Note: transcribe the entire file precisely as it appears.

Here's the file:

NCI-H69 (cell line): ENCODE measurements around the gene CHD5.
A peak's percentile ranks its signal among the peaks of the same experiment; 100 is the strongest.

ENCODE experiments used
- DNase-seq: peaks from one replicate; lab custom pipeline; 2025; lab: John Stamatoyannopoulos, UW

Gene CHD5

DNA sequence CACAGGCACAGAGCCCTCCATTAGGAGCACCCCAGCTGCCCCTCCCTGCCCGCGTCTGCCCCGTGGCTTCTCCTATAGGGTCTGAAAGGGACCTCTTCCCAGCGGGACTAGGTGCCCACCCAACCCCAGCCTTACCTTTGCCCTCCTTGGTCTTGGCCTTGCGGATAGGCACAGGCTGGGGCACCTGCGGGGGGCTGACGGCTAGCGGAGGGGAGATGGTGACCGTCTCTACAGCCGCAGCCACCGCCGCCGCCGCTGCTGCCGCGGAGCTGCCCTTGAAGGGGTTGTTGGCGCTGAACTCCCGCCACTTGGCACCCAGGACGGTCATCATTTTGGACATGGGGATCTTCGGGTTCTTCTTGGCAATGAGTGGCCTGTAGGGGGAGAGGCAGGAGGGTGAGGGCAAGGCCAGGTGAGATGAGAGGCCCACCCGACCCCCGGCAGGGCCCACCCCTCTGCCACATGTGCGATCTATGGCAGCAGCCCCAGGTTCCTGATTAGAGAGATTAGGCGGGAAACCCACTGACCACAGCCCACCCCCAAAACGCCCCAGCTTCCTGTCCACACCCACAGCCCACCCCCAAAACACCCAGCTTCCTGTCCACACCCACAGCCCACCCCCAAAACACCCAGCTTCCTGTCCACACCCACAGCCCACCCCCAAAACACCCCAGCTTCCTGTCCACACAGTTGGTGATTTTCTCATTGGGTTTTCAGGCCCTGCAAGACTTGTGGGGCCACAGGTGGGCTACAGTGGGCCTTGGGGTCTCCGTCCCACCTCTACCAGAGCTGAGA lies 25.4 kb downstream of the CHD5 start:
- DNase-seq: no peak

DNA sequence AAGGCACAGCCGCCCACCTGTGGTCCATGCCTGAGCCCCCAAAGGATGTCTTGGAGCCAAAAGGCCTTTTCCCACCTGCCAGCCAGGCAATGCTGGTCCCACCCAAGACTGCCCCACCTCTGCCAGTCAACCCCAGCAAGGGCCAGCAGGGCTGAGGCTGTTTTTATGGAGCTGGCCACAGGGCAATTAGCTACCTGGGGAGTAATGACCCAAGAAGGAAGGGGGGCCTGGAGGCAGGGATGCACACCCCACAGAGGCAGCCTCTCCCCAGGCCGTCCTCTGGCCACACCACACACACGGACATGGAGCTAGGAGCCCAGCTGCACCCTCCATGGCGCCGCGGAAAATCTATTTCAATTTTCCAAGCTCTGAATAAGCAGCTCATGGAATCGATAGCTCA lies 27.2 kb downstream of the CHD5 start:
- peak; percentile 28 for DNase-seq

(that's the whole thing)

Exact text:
NCI-H69 (cell line): ENCODE measurements around the gene CHD5.
A peak's percentile ranks its signal among the peaks of the same experiment; 100 is the strongest.

ENCODE experiments used
- DNase-seq: peaks from one replicate; lab custom pipeline; 2025; lab: John Stamatoyannopoulos, UW

Gene CHD5

DNA sequence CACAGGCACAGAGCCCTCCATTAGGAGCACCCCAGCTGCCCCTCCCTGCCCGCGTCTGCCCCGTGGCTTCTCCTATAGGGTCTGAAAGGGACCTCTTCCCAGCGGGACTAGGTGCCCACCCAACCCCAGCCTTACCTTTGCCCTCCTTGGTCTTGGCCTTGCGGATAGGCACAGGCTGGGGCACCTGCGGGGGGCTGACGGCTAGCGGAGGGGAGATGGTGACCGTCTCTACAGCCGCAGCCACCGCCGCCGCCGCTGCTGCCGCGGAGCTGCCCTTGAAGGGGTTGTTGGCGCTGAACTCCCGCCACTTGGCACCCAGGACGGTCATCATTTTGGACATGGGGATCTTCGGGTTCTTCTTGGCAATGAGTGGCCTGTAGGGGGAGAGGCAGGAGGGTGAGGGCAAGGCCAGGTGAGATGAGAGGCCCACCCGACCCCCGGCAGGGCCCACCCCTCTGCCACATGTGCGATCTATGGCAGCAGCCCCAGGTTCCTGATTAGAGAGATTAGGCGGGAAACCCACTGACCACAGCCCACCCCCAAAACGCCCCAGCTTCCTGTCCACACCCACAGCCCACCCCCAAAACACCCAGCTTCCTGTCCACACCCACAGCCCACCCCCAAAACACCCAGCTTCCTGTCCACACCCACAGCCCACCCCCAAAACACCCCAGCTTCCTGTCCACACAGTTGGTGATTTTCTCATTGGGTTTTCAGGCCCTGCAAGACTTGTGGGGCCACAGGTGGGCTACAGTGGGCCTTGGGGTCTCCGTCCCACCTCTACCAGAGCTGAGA lies 25.4 kb downstream of the CHD5 start:
- DNase-seq: no peak

DNA sequence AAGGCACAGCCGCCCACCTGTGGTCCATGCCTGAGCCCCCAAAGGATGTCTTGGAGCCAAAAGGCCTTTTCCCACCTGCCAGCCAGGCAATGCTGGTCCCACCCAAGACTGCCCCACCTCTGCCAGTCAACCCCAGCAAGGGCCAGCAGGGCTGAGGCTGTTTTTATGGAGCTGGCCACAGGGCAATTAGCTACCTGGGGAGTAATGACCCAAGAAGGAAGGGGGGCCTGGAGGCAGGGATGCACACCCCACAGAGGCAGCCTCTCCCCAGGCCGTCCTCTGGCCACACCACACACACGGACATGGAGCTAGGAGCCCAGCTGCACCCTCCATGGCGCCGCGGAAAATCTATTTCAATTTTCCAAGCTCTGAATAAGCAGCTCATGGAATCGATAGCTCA lies 27.2 kb downstream of the CHD5 start:
- peak; percentile 28 for DNase-seq